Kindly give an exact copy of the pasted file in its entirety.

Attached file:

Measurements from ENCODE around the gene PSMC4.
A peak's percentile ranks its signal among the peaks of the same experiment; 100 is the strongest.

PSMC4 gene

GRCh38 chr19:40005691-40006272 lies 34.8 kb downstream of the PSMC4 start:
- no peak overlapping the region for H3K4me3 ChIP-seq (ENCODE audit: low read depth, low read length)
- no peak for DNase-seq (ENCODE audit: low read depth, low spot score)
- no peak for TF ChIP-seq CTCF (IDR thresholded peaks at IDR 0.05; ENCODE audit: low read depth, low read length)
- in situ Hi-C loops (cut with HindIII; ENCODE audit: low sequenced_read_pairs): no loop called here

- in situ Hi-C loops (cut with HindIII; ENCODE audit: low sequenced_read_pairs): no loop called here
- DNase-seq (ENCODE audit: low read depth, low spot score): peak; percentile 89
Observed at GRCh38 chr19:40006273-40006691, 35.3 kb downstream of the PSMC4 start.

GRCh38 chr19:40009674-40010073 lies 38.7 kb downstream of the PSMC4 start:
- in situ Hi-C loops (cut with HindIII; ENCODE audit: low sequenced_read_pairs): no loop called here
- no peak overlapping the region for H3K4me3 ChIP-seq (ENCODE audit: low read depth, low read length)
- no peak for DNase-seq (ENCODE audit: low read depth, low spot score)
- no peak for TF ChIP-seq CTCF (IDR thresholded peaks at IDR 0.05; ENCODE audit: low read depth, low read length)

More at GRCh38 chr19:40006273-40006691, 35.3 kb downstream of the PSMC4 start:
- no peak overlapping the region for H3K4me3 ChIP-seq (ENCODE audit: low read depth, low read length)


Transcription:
Measurements from ENCODE around the gene PSMC4.
A peak's percentile ranks its signal among the peaks of the same experiment; 100 is the strongest.

PSMC4 gene

GRCh38 chr19:40005691-40006272 lies 34.8 kb downstream of the PSMC4 start:
- no peak overlapping the region for H3K4me3 ChIP-seq (ENCODE audit: low read depth, low read length)
- no peak for DNase-seq (ENCODE audit: low read depth, low spot score)
- no peak for TF ChIP-seq CTCF (IDR thresholded peaks at IDR 0.05; ENCODE audit: low read depth, low read length)
- in situ Hi-C loops (cut with HindIII; ENCODE audit: low sequenced_read_pairs): no loop called here

- in situ Hi-C loops (cut with HindIII; ENCODE audit: low sequenced_read_pairs): no loop called here
- DNase-seq (ENCODE audit: low read depth, low spot score): peak; percentile 89
Observed at GRCh38 chr19:40006273-40006691, 35.3 kb downstream of the PSMC4 start.

GRCh38 chr19:40009674-40010073 lies 38.7 kb downstream of the PSMC4 start:
- in situ Hi-C loops (cut with HindIII; ENCODE audit: low sequenced_read_pairs): no loop called here
- no peak overlapping the region for H3K4me3 ChIP-seq (ENCODE audit: low read depth, low read length)
- no peak for DNase-seq (ENCODE audit: low read depth, low spot score)
- no peak for TF ChIP-seq CTCF (IDR thresholded peaks at IDR 0.05; ENCODE audit: low read depth, low read length)

More at GRCh38 chr19:40006273-40006691, 35.3 kb downstream of the PSMC4 start:
- no peak overlapping the region for H3K4me3 ChIP-seq (ENCODE audit: low read depth, low read length)